turnerlymeregis
William Turner, watercolor of Lyme Regis seen from Charmouth — Austen stayed there in 1803 and 180 and Anne Elliot discusses romantic poetry with Captain Benwick there

Batey’s is a useful book if you don’t look in it for any perception of why Austen was compelled to write and the full complicated nature of her texts. If it seems to be, it is not much different from Janine Barchas’s comparable History, Location and Celebrity, recent, respected: Barchas’s book is not filled with matters of fact in Austen, but in other books (of genealogy), in Barchas’s case buildings Austen never mentions (interesting if lurid), in amoral people not connected to her except by chance of first or last names (of which Austen does not have much variety). A “proof” can hinge on a number: Thorpe and Catherine have driven seven miles to one place, well seven miles in another there is this other gothic place, and Barchas has her subject matter. Both give us historical context, and between the two, Barchas remains speculative, a matter of adding one speculation to the next, and then crowding them around a text that never mentions them; Batey has the merit of writing about texts and movements Austen discussed, alludes to, quotes from, places we know for sure she visited, lived in. Both have good bibliographical references and you can use them as little encyclopedias.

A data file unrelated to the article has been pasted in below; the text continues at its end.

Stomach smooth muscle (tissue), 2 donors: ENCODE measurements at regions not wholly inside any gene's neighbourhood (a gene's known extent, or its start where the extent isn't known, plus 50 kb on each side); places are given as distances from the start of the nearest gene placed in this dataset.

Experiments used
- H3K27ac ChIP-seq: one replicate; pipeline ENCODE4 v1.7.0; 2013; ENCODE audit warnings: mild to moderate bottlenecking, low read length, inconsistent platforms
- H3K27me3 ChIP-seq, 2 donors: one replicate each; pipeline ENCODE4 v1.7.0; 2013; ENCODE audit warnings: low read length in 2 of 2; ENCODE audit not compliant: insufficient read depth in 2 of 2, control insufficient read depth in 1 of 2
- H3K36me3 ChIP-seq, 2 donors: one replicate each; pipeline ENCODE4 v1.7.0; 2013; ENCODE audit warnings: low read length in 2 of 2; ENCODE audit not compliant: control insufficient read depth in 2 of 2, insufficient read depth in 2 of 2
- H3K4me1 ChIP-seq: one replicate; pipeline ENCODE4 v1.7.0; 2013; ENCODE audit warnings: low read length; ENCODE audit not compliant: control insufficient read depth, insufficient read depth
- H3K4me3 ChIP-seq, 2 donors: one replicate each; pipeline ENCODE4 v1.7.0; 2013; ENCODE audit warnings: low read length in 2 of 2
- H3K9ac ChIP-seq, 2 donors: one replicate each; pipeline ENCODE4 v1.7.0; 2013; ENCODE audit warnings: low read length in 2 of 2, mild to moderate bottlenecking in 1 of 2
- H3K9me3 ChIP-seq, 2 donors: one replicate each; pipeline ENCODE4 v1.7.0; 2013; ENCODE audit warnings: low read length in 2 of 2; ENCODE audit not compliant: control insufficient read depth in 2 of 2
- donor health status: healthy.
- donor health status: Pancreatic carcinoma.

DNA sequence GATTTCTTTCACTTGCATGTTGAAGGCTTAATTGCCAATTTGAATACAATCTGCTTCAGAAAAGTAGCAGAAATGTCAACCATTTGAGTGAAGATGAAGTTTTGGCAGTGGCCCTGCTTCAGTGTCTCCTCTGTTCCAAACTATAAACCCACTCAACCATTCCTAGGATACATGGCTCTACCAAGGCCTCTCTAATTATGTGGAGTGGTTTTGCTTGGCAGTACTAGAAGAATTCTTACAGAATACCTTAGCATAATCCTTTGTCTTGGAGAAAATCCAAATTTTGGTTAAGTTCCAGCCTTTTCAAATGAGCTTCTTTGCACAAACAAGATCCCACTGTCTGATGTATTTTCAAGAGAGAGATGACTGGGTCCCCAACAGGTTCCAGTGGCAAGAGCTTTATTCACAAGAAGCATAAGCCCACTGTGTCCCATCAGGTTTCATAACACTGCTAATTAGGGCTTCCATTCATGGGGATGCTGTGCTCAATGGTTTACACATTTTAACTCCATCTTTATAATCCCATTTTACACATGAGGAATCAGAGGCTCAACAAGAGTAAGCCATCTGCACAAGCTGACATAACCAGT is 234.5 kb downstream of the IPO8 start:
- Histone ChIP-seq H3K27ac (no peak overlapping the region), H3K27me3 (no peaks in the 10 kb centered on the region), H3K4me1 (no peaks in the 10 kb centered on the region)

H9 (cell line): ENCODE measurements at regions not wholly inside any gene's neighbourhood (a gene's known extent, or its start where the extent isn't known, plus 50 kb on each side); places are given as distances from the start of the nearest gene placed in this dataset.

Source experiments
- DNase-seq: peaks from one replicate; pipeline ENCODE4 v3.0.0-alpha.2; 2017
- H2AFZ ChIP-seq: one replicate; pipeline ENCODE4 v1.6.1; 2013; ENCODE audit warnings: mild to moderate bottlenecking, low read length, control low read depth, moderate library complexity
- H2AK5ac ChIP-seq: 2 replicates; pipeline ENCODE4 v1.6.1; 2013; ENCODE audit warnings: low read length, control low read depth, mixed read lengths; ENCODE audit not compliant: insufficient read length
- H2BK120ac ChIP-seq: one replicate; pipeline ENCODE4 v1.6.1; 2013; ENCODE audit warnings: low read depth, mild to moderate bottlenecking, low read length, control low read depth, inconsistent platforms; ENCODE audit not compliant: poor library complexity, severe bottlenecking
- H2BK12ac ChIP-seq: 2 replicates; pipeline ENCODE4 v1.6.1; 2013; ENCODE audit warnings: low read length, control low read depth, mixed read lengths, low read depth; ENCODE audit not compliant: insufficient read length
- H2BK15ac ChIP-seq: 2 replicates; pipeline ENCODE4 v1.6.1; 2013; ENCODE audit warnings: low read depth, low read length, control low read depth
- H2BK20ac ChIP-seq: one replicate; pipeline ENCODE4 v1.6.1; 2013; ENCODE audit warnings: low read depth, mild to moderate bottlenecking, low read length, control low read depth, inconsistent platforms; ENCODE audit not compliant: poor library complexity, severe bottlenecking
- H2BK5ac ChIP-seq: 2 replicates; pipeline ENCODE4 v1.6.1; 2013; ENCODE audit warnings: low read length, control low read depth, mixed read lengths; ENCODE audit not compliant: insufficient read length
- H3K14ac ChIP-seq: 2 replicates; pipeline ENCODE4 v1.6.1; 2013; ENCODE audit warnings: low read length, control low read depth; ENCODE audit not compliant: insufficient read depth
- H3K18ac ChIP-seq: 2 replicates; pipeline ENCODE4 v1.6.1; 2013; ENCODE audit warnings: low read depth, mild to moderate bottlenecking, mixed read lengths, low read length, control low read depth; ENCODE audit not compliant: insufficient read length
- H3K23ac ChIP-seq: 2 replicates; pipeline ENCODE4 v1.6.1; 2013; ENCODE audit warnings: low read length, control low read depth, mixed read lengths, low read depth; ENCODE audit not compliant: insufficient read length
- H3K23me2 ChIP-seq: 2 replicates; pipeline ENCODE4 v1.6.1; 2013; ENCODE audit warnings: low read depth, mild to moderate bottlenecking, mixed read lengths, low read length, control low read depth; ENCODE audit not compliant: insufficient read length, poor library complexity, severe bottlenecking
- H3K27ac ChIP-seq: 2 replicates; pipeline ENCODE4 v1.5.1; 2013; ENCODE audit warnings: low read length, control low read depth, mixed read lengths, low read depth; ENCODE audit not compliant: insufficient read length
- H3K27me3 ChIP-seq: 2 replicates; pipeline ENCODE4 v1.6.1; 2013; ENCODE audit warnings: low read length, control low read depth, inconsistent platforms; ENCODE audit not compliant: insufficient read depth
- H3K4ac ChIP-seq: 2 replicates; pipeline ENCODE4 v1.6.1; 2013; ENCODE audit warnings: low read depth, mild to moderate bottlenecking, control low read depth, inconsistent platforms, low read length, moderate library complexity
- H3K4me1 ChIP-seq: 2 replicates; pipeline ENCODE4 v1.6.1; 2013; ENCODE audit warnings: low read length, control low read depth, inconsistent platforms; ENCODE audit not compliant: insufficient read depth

Ellen

Read Full Post »

Older Posts »